The specifiers have spoken


So we ran a survey to around 2000 industry professionals to get their feedback.
First, we stated one of the pertinent trends which is starting to have an impact on the industry.
Fact: The Silver Tsunami is upon us! By 2030, one quarter of the New Zealand population will be 65+ years of age.
Problem: The current design of New Zealand housing stock cannot accommodate the demands of an ageing population.
Solution: Lifetime Design provides a set of common sense design principles to assist designers to design houses which will allow people of all stages in life to live independently in their own home.

So, the above information (and the chance to win an iPad2) was all it took to initiate a huge response — and it soon became obvious that this is a trend that is grabbing the industry’s attention.

The responses started flooding in and we were very excited to digest the results.
Question 1: Have you heard of the Lifemark? 80% of respondents had never heard of the Lifemark. This was not a good start but, if we are honest, this didn’t really come as any surprise.
Around 70% of respondents were designing housing projects for the 50+ age group, whether it was a new home build or renovation. Respondents expect this number to increase in the years to come due to the rapidly ageing population and lack of housing stock to easily accommodate them as they age.

It seems that gone are the days of simply “what the client wants, the client gets.” There was a sense that these professionals feel it is their role to educate and recommend design solutions that their 50yrs+ clients should consider.
Some clients may feel insulted but, in fact, 85% of respondents are already including specific design features which will accommodate them as they age, because the clients are asking for it.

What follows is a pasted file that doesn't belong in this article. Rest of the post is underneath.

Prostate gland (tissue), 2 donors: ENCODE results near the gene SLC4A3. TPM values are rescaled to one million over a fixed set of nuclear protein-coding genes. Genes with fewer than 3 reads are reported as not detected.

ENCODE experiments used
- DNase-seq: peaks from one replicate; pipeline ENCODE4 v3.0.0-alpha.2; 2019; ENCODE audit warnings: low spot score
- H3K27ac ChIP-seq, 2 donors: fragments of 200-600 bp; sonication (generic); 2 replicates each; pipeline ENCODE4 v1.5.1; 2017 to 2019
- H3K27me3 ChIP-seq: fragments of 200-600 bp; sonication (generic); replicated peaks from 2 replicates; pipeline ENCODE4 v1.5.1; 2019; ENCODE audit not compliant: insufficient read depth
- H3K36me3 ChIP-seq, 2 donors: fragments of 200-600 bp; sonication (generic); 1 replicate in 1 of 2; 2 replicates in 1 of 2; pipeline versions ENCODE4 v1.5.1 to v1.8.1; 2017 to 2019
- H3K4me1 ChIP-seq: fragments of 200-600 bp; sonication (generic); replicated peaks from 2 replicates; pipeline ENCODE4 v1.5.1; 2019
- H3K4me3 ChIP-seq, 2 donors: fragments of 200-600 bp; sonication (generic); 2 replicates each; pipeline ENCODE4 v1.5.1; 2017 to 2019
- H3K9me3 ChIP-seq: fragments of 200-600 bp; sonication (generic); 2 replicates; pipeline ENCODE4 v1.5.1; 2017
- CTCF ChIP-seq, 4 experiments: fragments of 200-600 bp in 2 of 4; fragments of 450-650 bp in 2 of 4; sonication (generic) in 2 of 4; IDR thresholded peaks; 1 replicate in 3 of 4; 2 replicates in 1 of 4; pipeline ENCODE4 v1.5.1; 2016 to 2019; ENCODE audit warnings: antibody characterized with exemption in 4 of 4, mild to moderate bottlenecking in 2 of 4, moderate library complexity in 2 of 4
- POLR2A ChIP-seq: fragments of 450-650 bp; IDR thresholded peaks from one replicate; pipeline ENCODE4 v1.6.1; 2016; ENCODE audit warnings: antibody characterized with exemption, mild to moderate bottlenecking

So the majority are already designing homes which already meet specific Lifemark standards, without even knowing it.
Respondents said they feel the Lifemark standards would be a beneficial design solution to engage with their clients at the planning stage. One respondent commented: “Most people are interested in safety, security and longevity, as well as the beauty of their asset. It’ll help them to think of their future, and maybe include things in their build that they might not have considered.”

One respondent suggested: “It would provide tangible third party evidence for decision making and consideration by both client and designer.” And others went on to say things such as:
• “I think this is an excellent concept.”
• “Sounds very sensible and timely.” 
• “Future proofing is sadly lacking in today’s industry — great idea!”

And results also confirmed what we had already assumed — that a designer/builder promoting the Lifemark would give them the competitive edge in the market. Even though the respondents hadn’t heard of us before now, it was obvious from the free flowing comments throughout the survey that we have now got their attention.
So based on these results, what are we going to do about it? Why should specifers and builders consider the commercial benefits of using the Lifemark? After all, are they not just common sense design principles? This is a challenge our team regularly faces in the industry.

The Lifemark team will be working on a focused strategy within the industry to increase the awareness of the Lifemark and the design standards. It is obvious there are key influencers in the industry who perhaps require more education about the value of the Lifemark and what those commercial benefits to industry professionals are of using the Lifemark design standards in their projects.

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